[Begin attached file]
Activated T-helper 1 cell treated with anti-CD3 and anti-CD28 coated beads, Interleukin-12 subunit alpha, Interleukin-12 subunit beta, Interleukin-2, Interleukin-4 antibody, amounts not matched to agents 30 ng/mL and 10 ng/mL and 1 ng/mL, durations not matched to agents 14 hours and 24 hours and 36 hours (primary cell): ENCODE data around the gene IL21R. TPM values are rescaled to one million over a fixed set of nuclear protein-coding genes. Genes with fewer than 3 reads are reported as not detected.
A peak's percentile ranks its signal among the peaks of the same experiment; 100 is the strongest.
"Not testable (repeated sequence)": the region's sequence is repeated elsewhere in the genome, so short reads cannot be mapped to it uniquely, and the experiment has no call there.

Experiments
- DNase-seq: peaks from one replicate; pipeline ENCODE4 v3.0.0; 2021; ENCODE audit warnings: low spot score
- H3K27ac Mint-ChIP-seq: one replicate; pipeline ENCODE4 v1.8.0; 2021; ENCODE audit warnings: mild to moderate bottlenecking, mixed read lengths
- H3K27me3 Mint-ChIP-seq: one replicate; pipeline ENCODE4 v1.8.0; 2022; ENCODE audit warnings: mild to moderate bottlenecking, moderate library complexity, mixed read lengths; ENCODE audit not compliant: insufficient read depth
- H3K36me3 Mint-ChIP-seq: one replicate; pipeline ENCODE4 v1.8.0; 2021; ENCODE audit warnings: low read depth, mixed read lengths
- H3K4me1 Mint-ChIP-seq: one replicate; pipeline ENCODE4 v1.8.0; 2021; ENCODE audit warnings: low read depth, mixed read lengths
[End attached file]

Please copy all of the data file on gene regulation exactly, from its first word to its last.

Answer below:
Activated T-helper 1 cell treated with anti-CD3 and anti-CD28 coated beads, Interleukin-12 subunit alpha, Interleukin-12 subunit beta, Interleukin-2, Interleukin-4 antibody, amounts not matched to agents 30 ng/mL and 10 ng/mL and 1 ng/mL, durations not matched to agents 14 hours and 24 hours and 36 hours (primary cell): ENCODE data around the gene IL21R. TPM values are rescaled to one million over a fixed set of nuclear protein-coding genes. Genes with fewer than 3 reads are reported as not detected.
A peak's percentile ranks its signal among the peaks of the same experiment; 100 is the strongest.
"Not testable (repeated sequence)": the region's sequence is repeated elsewhere in the genome, so short reads cannot be mapped to it uniquely, and the experiment has no call there.

Experiments
- DNase-seq: peaks from one replicate; pipeline ENCODE4 v3.0.0; 2021; ENCODE audit warnings: low spot score
- H3K27ac Mint-ChIP-seq: one replicate; pipeline ENCODE4 v1.8.0; 2021; ENCODE audit warnings: mild to moderate bottlenecking, mixed read lengths
- H3K27me3 Mint-ChIP-seq: one replicate; pipeline ENCODE4 v1.8.0; 2022; ENCODE audit warnings: mild to moderate bottlenecking, moderate library complexity, mixed read lengths; ENCODE audit not compliant: insufficient read depth
- H3K36me3 Mint-ChIP-seq: one replicate; pipeline ENCODE4 v1.8.0; 2021; ENCODE audit warnings: low read depth, mixed read lengths
- H3K4me1 Mint-ChIP-seq: one replicate; pipeline ENCODE4 v1.8.0; 2021; ENCODE audit warnings: low read depth, mixed read lengths